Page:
… as coronavirus cases spike in Africa
Debt-distressed Zimbabwe will miss the US$50bn package by the International Monetary Fund (IMF) which will act as a shock absorber for countries to be affected by the effects of the coronavirus.
Zimbabwe’s economy is badly in need of a stimulus package after contracting by nearly 10 percent last year.
The country, which has a huge debt overhang, is currently ineligible to secure long-term funding from multilateral financial institutions.
Last week, IMF managing director, Kristalina Georgieva announced a US$50bn coronavirus shock absorber facility for low income and emerging market countries.
IMF resident representative to Zimbabwe, Patrick Imam said the global lender is “indeed looking at whether we can get extra funding to support Zimbabwe in its battle against the coronavirus shock”.
Imam said the US$50bn Catastrophic Containment and Relief Trust facility is funded by grants and Zimbabwe does not qualify as it has no debt service payment obligation to the fund.
Zimbabwe owes international financial institutions which has blocked the country from accessing cheap funding. “…even if eligibility criteria were to be relaxed given the current circumstances, this facility provides grants to cover upcoming debt services to the IMF.
Now given that Zimbabwe’s debt to the IMF is zero, there is no debt service to pay and hence this facility would not be of any use. We are therefore exploring alternative funding facilities,” Imam said.
He said the regular programme that IMF offers member countries that are severely impacted by the coronavirus, such as the Rapid Credit Facility, are currently not available to any country that is in debt distress and that has arrears to International Financial Institutions.
“Zimbabwe, however, still has arrears towards multilateral development institutions, notably the World Bank and the African Development Bank and the European Investment Bank.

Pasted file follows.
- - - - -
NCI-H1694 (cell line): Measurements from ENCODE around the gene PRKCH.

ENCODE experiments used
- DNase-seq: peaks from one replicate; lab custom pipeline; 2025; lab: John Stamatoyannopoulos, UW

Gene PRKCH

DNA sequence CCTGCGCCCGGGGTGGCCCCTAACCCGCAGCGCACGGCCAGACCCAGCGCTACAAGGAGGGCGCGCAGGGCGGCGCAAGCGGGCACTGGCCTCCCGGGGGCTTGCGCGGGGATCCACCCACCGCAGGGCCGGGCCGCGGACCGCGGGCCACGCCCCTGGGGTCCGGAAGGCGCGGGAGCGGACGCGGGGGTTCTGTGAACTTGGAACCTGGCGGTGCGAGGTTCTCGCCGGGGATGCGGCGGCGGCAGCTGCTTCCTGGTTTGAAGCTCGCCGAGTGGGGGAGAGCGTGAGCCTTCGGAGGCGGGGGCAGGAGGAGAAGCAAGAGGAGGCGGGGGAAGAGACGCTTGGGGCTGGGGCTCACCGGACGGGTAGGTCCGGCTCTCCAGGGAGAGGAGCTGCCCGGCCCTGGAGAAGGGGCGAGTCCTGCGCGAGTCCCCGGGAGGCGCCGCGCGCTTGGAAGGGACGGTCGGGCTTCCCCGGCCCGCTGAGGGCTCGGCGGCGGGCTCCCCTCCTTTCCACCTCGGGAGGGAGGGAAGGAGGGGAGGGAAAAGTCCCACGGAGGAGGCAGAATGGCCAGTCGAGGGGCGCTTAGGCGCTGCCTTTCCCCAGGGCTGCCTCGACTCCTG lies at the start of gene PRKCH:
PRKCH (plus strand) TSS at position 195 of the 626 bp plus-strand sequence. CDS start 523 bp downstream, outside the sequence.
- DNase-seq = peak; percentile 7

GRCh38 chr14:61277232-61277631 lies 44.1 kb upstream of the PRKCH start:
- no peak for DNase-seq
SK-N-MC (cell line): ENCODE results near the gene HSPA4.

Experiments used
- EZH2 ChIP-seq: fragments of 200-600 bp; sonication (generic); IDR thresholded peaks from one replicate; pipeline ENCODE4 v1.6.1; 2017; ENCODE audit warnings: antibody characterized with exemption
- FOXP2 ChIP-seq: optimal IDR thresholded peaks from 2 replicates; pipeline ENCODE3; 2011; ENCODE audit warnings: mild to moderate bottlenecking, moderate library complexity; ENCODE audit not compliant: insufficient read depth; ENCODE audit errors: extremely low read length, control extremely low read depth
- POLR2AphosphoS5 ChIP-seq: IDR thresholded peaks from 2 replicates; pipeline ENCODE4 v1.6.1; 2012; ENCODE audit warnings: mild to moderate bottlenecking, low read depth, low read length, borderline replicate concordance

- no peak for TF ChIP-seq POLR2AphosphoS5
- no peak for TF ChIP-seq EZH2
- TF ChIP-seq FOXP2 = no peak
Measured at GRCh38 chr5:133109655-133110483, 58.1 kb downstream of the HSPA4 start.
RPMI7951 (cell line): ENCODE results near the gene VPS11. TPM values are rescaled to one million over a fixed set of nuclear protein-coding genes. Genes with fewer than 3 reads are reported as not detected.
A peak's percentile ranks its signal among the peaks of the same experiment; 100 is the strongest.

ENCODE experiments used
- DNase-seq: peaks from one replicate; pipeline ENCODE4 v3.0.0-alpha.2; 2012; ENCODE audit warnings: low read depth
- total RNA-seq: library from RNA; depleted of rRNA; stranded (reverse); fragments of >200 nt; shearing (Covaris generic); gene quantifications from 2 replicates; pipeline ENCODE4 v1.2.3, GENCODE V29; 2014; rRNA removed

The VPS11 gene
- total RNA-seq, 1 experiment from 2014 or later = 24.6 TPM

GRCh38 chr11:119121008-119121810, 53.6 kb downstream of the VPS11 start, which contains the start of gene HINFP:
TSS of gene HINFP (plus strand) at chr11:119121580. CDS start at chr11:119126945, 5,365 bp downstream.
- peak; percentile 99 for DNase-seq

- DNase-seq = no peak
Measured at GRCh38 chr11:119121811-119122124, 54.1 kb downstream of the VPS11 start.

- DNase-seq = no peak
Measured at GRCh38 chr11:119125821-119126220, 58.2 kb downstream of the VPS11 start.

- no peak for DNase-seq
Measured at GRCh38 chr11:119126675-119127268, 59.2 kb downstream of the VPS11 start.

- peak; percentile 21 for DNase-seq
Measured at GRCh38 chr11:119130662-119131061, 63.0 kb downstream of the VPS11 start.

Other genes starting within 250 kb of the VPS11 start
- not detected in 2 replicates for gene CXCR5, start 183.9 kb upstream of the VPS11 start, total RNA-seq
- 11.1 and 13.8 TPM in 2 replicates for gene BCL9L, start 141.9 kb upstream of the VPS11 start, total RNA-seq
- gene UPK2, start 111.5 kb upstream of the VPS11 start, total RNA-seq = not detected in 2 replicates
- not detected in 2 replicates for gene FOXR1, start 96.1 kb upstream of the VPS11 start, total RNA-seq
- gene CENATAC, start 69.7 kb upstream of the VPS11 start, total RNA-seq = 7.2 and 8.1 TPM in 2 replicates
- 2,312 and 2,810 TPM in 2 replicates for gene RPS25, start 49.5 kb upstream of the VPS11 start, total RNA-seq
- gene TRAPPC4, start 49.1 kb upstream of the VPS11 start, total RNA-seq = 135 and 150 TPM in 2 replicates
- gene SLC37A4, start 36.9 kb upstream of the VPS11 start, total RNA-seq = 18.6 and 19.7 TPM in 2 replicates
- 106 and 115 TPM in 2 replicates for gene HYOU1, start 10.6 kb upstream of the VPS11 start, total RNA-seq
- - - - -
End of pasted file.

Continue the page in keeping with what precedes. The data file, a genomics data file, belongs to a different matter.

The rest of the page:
The IMF rules don’t permit us to provide financial support in these circumstances.
Thus, before becoming eligible for financial support from the IMF, Zimbabwe will need to clear these arrears.” Coronavirus, also referred to as Covid-19, was first reported in Chinese city, Wuhan, in December last year. Total confirmed cases were 119, 132 while over 4, 200 had succumbed to the virus as of yesterday.
It had affected 115 countries or regions by yesterday. The virus, which has resulted in a lockdown in Italy and restrictions on travel that has hit airlines, is feared to trigger a recession.
The projected global recession will be a blow for a forex starved Zimbabwe which relies on imports of gold, chrome, platinum and tobacco to oil the economy.
One of the low hanging fruits, tourism, will also be affected due to reduced travels and reduction in the meetings, incentives, conference and exhibitions (MICE) business.
Already high level meetings have been postponed or cancelled.
ITB Berlin, one of the world’s leading tourism and travel shows, which was scheduled to run from March 4 to 8, was cancelled and the fair will not run this year.
Regional bloc, Sadc temporarily suspended all events to avoid the spread of the virus.
This affected the 57th Committee of SADC Stock Exchange meeting and 2nd Broker’s Networking Session that was scheduled to run from March 11 to 13 in Victoria Falls.
Reserve Bank of Zimbabwe governor John Mangudya said the drop in oil prices and firming gold price is a boon for the economy.
Zimbabwe imports fuel worth US$1.5bn annually. He said gold prices have firmed as investors abandon equities for the yellow metal which is a safe haven.
“The major market for tobacco is China; we do hope and pray the prices would remain the same,” Mangudya said.
Finance minister Mthuli Ncube said other countries are taking monetary and fiscal measures as shock absorbers and Zimbabwe will respond when the need arises.
“We stand ready to respond should the shock go beyond what we are expecting. The channels for the transmission of the crisis are clear: it’s through the tourism receipts channel and the exports receipts channel,” Ncube said.
Meanwhile, South Africa’s Health Minister Dr Zweli Mkhize has confirmed six new coronavirus cases in the country – taking the number of infected people to 13. All of the new infected coronavirus patients had all travelled back to the country from Europe.
The minister made the announcement yesterday. From the six new Covid-19 patients, four are based in Gauteng, while one each are from the KwaZulu-Natal and Western Cape provinces.
South Africa’s first coronavirus case was confirmed last Thursday, when a 38-year-old man who had travelled from Italy in a group of 10 on a skiing trip, was tested positive after he visited his local doctor. The wife also later tested positive, as did another person who was part of the trip.